Sledding into Radium’s thin air

Snowmobiling around Radium Hot Springs, B.C., was an experience this writer won’t soon forget

by Kirsten Armleder

Snow billowing behind a snowmobiler who was jumping and the Bugaboo spires in the distance.
A big thank you to Mark Starr, Thierry Provencher (pictured here) and the other members of the Windermere Valley Snowmobile Society who were kind enough to put up with my camera-happy trigger fingers. Kirsten Armleder photo

If Mark Starr, president of the Windermere Valley Snowmobile Society, had any reservations about guiding a snowmobile writer and her husband into what may be the best-kept secret around Radium Hot Springs, he certainly didn’t show it.

It was the morning of December 23, 2015, and we were unloading 16 kilometres up the Bugaboo Forest Service Road. With Starr in the lead, we began our ride into Rocky Point.

Fog hung low in the sky, keeping temperatures to a frigid -20 C and worst of all, visibility to a minimum. But as the trail climbed, steady and steep, we found ourselves in the sunshine with the promise of a bluebird day.

Two snowmobilers looking at mountains in the distance.
Mark Starr (L) and Monte Smith enjoy the view from 9,800 feet. Kirsten Armleder photo

After crossing a few slide paths (avalanche safety equipment and training is a must here) and winding our way through a hefty timber jungle, the trail opened up to what I thought were the goods: a huge rolling meadow flanked on either side by colossal mountains. But Starr kept going, and I thought "How much better could it possibly get?"

Much better. Over the next pass was an open canvas of small to medium-sized rolling hills, gullies and wide open faces that left nothing to be desired—except maybe trees. And snow. As the name implies, Rocky Point is known for being hard on A-arms and it takes a lot to cover the landmines here.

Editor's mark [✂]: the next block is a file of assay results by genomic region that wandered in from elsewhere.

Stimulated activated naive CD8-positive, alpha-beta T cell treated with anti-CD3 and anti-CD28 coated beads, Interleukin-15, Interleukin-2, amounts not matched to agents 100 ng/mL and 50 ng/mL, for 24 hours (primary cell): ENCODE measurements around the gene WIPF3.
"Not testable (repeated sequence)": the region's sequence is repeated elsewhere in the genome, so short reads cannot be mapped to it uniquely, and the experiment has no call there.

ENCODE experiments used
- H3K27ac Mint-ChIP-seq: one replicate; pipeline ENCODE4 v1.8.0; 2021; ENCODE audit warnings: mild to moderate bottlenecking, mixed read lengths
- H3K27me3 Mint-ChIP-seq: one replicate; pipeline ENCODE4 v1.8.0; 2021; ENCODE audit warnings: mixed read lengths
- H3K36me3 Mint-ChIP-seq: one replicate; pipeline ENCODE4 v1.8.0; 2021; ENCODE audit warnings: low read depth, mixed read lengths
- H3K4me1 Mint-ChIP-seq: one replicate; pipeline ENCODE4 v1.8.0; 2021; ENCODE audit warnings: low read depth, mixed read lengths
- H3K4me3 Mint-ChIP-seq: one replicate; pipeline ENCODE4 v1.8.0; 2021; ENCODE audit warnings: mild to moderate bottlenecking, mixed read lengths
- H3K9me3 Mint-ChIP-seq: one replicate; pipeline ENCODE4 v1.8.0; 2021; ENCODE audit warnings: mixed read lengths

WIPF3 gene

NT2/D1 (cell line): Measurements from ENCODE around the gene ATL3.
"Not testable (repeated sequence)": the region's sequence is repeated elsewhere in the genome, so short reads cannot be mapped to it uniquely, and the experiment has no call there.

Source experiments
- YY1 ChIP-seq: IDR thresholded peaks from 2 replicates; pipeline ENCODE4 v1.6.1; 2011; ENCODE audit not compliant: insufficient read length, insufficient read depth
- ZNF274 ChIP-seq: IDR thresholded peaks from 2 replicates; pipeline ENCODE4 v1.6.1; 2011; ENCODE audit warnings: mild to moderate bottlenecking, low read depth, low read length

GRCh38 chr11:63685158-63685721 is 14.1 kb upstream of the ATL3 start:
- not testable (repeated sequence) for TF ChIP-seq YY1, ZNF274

After making a few tentative turns in the powder, we headed for Rocky Point Ridge. To be honest, I was a bit intimidated by the sheer size of it all, but, pulling up my big-girl panties, I grabbed a handful of throttle and followed Starr to the top of the ridge where right in front of us stood North America’s most famous cluster of sheer granite spires—the Bugaboos.

A view of the Rocky Mountains.
Behind us on the ridge in the distance we could see the Rocky Mountains as well. Kirsten Armleder photo

Stopping at where the altimeter read 9,800 feet, I climbed off my sled and stood in complete awe. On this day, Radium had delivered more than just great sledding. And it wasn’t over yet.

The next day, Starr and Steve Langevin of Radium Snowbike and Snowmobile Rental toured us into Brewer Creek, another unmaintained and awesome area near Radium Hot Springs. Of course, I had to get some seat time on a snow bike—I’ll tell you more about it in the future—but for now, you’ll just have to believe me that when it comes to snowmobiling or snow biking, Radium Hot Springs is the place to go for the kind of terrain and scenery that will take your breath away.

Snow biking in Radium.
Five minutes on the bike and Monte Smith was ripping through the trees like a boss. Kirsten Armleder photo

When you go: 

If it’s your first visit to Radium Hot Springs, try Forster Creek first. Rocky Point and Brewer Creek are both unmaintained areas that can be challenging to access. That may change in the future, however, as Starr said there are plans to expand the Windermere Valley Snowmobile Society’s grooming program beyond Forster Creek.

See our Snowmobiling in the Columbia Valley page for more information about Forster Creek. 

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